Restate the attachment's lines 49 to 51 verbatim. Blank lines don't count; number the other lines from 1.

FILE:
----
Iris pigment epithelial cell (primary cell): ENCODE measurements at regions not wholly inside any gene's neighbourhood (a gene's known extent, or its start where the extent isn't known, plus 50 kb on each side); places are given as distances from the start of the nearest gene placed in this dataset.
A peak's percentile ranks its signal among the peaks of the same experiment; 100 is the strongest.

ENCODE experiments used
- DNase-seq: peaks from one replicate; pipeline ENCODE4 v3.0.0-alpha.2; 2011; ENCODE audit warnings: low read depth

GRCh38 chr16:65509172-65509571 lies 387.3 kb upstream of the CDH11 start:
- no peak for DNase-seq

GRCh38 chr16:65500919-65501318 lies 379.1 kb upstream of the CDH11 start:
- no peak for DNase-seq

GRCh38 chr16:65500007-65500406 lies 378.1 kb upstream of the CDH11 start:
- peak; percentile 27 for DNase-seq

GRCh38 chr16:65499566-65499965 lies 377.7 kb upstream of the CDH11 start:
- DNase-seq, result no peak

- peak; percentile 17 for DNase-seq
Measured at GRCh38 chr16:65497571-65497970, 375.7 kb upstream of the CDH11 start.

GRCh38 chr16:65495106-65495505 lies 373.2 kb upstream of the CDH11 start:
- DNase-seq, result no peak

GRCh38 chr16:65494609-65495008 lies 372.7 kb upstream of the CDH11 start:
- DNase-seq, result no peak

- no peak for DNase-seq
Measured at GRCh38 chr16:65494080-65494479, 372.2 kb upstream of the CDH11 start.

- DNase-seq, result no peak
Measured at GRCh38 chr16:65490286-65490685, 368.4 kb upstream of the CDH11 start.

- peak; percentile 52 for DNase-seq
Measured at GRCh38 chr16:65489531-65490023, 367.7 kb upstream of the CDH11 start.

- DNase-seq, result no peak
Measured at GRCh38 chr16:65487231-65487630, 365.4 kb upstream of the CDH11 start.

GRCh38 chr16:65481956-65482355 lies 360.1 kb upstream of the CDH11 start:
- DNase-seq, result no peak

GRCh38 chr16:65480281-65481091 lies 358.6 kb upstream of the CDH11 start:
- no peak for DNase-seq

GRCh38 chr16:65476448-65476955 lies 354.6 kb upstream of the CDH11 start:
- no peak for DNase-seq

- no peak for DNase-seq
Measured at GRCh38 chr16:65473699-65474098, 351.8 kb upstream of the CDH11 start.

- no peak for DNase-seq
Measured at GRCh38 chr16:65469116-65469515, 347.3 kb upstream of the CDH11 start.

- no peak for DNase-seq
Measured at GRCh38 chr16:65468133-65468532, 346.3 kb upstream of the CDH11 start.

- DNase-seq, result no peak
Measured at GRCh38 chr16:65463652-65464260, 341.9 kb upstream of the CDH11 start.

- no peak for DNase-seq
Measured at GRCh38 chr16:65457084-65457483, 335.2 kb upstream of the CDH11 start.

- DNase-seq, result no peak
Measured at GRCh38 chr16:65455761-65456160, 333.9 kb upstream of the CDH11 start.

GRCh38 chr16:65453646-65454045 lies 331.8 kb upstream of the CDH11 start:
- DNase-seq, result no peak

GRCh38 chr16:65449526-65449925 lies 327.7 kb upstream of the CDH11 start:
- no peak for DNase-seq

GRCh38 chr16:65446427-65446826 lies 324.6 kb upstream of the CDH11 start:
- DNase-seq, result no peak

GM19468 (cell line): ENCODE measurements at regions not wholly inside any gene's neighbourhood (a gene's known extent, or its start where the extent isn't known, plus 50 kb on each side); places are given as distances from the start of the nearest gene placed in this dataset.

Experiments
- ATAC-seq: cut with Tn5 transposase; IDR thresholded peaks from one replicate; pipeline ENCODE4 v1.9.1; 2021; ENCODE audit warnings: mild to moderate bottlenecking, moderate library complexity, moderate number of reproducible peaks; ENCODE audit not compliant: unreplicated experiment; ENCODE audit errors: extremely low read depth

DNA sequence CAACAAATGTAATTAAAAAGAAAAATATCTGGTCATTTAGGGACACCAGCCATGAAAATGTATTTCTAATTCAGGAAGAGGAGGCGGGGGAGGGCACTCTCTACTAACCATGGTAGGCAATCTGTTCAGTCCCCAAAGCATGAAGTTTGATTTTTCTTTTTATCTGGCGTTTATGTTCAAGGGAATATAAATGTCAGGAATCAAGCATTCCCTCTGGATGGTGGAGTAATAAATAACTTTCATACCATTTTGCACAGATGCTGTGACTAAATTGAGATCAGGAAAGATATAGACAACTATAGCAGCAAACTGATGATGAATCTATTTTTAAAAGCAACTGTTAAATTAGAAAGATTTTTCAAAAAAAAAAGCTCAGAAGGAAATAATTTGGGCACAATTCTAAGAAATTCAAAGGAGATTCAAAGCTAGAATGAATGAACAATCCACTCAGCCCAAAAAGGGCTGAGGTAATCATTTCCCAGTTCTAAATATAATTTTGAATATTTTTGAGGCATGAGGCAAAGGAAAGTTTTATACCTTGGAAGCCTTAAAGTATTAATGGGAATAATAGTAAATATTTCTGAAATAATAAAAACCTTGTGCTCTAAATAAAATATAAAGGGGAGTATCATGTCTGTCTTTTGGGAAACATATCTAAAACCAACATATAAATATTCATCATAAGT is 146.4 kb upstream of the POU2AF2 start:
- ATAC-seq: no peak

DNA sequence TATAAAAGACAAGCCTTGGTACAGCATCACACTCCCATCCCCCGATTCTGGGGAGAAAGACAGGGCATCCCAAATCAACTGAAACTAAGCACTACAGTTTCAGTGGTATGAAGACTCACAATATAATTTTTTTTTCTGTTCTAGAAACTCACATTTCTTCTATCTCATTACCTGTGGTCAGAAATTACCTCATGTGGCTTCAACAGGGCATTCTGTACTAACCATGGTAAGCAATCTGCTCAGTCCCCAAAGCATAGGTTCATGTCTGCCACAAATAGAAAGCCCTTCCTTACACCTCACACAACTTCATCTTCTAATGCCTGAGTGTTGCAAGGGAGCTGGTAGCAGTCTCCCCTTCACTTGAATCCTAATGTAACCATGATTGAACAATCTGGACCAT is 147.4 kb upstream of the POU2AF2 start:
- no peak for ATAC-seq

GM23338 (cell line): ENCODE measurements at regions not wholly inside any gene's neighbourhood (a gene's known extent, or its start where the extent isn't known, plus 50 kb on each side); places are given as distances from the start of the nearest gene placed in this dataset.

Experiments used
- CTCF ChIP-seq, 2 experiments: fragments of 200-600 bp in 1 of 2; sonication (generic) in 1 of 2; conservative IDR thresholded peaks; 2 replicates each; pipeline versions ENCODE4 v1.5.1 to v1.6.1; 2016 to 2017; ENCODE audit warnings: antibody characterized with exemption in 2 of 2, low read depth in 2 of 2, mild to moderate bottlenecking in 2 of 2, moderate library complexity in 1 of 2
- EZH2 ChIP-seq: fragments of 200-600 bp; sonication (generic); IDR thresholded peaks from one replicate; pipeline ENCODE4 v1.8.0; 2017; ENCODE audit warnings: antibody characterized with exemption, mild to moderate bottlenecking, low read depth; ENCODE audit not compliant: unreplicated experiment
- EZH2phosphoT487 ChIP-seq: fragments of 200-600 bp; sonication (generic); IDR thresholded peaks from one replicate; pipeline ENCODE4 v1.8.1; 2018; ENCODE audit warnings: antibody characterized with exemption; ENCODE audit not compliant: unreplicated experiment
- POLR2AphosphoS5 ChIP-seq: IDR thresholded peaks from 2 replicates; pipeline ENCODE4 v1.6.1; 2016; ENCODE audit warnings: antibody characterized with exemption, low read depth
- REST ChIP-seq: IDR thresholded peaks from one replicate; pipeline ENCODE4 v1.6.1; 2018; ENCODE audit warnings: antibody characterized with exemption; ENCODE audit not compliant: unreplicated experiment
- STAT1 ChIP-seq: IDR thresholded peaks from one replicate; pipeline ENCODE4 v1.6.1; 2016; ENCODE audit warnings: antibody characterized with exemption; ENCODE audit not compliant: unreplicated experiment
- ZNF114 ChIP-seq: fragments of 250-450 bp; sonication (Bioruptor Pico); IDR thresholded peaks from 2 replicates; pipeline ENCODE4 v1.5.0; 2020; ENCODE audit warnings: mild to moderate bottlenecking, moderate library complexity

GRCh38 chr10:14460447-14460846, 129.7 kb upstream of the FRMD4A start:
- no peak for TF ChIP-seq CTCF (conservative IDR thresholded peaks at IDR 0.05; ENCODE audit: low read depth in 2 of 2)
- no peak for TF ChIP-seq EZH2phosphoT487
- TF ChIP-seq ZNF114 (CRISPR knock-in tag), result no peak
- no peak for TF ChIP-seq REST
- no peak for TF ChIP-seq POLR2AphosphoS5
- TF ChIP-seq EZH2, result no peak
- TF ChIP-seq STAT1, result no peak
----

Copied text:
GRCh38 chr16:65446427-65446826 lies 324.6 kb upstream of the CDH11 start:
- DNase-seq, result no peak

GM19468 (cell line): ENCODE measurements at regions not wholly inside any gene's neighbourhood (a gene's known extent, or its start where the extent isn't known, plus 50 kb on each side); places are given as distances from the start of the nearest gene placed in this dataset.